At Microsoft’s annual shareholders meeting today, CEO Satya Nadella announced that Windows 10 is now on over 600 million monthly active devices. It took the company’s latest and greatest operating system about 27 months to hit that milestone, as first reported by GeekWire.

Windows 10 was installed on over 75 million PCs in its first four weeks, passed 110 million devices after 10 weeks, 200 million in under six months, 270 million after eight months, 300 million after nine months, 350 million after 11 months, 400 million after 14 months, and 500 million after 21 months.

Microsoft was aiming for 1 billion devices running Windows 10 “in two to three years,” but backpedaled on that goal. The company is inching closer to 1 billion, but at this rate, we would estimate 2020 as the likely timeframe.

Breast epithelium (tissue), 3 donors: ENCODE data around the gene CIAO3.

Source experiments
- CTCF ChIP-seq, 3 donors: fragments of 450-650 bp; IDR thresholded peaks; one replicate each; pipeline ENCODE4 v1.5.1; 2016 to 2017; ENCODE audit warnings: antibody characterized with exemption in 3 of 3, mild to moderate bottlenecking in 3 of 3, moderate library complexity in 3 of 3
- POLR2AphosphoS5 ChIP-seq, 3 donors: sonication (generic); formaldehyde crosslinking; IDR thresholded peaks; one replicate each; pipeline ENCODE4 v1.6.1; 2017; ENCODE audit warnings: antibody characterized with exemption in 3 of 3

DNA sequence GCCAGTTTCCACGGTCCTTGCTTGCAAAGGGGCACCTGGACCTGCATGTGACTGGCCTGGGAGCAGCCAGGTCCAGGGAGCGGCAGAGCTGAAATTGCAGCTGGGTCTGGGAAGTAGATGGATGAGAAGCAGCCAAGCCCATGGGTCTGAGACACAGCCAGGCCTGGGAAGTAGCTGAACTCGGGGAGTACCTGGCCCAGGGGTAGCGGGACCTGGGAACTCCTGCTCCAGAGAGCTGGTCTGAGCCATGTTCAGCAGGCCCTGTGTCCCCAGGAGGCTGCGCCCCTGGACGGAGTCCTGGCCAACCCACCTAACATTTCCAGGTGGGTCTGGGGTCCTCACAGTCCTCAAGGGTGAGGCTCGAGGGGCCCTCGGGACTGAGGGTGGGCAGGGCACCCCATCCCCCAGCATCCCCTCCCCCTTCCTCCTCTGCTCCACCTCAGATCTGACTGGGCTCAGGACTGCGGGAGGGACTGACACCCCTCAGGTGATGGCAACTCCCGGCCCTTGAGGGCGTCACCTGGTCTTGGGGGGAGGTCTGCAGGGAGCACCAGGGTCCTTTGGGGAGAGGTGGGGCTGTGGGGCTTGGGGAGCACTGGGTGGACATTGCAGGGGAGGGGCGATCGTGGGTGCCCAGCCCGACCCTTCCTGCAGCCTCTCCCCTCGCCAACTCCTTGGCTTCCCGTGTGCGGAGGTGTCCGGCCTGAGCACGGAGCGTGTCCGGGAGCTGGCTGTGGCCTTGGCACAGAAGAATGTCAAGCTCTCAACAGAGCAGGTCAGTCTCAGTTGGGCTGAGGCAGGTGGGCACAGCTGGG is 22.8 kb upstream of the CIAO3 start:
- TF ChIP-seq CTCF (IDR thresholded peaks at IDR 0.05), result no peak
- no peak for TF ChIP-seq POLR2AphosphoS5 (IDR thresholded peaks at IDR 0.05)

Here’s the progress in a chart, with Windows 7 and Windows 8 thrown in for context (Microsoft stopped reporting Windows 8 milestones after 200 million):

As you can see, Windows 7 and Windows 8 milestones were similar for the first six months or so, though it quickly became clear that Windows 8 was not selling as quickly as its predecessor did. Windows 10 has been ahead of both from the start, though its slope has expectedly flattened just as previous versions have.

Windows 10 adoption is faster than that of its predecessors for a number of reasons. Here are the three big ones:

  • Windows 10 was available as a free upgrade for Windows 7 and Windows 8.1 users during its first year, which is why Microsoft counts “active devices” with Windows 10 rather than “license sales.”
  • Microsoft includes Windows 10 Mobile devices, Xbox Ones, Surface Hubs, and HoloLens devices in the total figure.
  • With every subsequent Windows release, there are more computers and people in the world, meaning the potential number of devices that can be running Windows 10 is larger than for its predecessors.

Windows 10 is a service, meaning it was built in a very different way from its predecessors so it can be regularly updated with not just fixes, but new features, too. Microsoft has released four major updates so far: November Update, Anniversary Update, Creators Update, and Fall Creators Update.

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